Earlier today, I attempted reading current the issue of People Magazine, highlighting several of the passengers’ stories while laying out by the pool. I fought my tears for a very short time before I shoved the magazine back into my tote bag. Seeing names, photos, and reading their personal stories made everything painfully real. My mind spiraled out of control, wondering what would be written about me had I been on that plane or if I encountered a similar fate. I have given it plenty of thought since March 8, but only after my conversation tonight, did I decide to sit down and commit my thoughts to digital paper.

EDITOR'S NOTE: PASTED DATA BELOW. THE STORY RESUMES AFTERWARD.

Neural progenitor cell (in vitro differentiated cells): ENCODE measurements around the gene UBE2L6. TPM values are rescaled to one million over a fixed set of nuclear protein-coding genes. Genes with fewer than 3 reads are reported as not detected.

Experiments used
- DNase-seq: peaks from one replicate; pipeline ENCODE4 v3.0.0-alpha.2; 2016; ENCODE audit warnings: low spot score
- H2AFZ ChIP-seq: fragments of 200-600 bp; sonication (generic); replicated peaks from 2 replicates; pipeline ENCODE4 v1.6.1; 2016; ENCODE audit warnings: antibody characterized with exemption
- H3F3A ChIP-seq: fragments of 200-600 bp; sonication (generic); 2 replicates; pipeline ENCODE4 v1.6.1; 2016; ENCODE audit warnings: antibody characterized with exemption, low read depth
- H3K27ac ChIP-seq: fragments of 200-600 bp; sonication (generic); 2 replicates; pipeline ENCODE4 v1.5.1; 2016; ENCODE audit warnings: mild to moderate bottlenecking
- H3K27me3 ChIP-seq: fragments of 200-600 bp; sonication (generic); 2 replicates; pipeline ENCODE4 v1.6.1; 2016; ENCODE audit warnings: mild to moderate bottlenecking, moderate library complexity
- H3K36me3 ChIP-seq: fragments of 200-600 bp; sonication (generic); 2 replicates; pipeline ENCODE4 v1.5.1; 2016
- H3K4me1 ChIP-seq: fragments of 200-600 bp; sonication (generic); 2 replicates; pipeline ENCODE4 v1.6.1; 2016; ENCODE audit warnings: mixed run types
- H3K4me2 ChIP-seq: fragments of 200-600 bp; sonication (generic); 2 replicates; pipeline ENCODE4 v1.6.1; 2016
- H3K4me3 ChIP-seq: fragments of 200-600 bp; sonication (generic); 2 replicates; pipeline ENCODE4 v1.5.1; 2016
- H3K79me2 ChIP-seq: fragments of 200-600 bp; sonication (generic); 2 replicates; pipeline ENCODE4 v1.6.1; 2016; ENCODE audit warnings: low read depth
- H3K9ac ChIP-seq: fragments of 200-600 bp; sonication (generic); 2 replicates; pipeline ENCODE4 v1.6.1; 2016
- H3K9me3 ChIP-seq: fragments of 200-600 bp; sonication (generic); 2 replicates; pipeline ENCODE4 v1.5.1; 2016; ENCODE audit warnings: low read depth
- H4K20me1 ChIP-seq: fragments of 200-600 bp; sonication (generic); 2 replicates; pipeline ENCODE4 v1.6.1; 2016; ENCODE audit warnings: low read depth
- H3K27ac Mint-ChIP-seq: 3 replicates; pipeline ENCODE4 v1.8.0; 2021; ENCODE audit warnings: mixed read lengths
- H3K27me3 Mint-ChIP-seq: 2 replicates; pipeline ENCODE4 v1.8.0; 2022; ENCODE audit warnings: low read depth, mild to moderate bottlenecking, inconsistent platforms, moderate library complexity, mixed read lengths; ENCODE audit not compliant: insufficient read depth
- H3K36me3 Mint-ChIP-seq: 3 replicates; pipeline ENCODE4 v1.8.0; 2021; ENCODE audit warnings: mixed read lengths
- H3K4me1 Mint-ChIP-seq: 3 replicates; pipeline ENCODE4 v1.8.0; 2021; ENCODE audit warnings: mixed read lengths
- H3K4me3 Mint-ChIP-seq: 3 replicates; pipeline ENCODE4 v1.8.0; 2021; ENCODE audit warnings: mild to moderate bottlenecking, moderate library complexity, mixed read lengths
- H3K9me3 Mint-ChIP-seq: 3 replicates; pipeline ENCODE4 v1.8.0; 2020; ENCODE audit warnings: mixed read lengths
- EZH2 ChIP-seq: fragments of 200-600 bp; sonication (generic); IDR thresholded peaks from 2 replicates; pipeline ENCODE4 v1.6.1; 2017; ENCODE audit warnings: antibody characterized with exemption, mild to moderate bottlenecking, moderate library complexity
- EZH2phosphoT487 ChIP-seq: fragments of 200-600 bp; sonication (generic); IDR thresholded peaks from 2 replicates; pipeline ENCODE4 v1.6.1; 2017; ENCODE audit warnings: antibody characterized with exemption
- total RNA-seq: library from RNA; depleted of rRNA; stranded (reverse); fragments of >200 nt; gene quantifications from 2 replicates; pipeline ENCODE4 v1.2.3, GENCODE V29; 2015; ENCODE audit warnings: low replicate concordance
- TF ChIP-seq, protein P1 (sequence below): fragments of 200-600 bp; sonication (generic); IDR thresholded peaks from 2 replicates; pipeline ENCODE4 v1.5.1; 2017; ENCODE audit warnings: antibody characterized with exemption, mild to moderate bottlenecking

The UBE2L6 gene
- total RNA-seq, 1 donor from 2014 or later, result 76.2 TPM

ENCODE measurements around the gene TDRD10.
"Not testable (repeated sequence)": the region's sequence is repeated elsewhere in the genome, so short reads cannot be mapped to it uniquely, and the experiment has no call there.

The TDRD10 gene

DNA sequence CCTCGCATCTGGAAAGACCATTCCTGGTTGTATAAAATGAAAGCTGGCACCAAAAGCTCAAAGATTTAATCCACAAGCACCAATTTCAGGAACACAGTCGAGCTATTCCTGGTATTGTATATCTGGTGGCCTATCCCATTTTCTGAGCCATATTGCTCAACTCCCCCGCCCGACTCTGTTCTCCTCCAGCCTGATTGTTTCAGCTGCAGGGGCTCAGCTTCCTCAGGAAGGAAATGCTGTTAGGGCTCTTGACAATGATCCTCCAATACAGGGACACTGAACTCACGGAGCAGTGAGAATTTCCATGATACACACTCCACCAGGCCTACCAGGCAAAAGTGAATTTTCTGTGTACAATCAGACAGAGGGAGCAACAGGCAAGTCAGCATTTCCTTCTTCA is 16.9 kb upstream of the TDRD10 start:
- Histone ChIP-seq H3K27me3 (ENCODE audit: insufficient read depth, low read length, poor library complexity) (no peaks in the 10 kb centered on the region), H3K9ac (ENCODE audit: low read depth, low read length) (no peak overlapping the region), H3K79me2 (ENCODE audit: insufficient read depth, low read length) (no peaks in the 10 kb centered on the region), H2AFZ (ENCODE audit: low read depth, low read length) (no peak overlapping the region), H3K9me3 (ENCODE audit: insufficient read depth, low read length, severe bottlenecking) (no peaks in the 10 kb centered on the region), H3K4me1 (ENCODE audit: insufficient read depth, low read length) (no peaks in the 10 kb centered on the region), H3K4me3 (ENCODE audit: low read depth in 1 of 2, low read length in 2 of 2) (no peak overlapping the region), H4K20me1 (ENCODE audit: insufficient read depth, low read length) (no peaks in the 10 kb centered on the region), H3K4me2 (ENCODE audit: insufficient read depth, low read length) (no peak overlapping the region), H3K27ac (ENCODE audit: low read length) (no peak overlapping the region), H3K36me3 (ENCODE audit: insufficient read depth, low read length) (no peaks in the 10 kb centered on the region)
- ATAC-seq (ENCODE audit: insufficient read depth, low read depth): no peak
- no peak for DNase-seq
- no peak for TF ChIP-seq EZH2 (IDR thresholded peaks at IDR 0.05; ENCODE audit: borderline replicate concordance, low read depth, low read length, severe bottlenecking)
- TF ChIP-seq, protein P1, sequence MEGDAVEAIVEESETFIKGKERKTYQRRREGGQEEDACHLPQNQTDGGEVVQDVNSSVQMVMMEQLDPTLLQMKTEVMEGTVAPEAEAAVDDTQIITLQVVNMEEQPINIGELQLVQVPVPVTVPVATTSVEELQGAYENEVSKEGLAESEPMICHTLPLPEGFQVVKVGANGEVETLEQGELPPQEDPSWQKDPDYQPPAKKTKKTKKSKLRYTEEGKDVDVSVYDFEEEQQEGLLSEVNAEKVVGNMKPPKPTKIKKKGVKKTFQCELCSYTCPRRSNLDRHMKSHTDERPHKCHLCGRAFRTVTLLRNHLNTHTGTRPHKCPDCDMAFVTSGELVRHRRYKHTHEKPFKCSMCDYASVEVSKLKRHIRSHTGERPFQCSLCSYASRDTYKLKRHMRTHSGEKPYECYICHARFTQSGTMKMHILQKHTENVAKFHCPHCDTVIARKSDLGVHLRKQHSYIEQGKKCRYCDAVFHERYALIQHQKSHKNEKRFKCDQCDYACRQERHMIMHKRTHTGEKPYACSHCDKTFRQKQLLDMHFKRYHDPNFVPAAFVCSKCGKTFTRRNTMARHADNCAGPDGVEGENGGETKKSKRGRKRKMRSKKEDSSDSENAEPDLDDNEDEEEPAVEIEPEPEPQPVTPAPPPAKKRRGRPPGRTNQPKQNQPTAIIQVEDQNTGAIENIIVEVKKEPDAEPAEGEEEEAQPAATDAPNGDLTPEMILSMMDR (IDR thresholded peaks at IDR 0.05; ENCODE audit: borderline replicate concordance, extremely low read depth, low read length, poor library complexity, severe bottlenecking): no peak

Let it be said, that I loved. I love my family and friends dearly. I love my job and vast multitude of adventures it provides me. I loved every job I had and every skill I learned. I love food, booze, traveling and life. I love animals despite my allergies. I love and embrace the nerd community as I proudly wave my geek card. I love being born a Yankee, but raised in the South. I love most the people I have met throughout my life, regardless of the roles they have played throughout my development as person. I love every accident, misadventure, and unexpected outcome as it has shaped who I am. If I don’t say it often enough or loud enough, it isn’t because I don’t want to. I do. Know it in your heart because that is where I am. I loved so much and it shows no sign of stopping.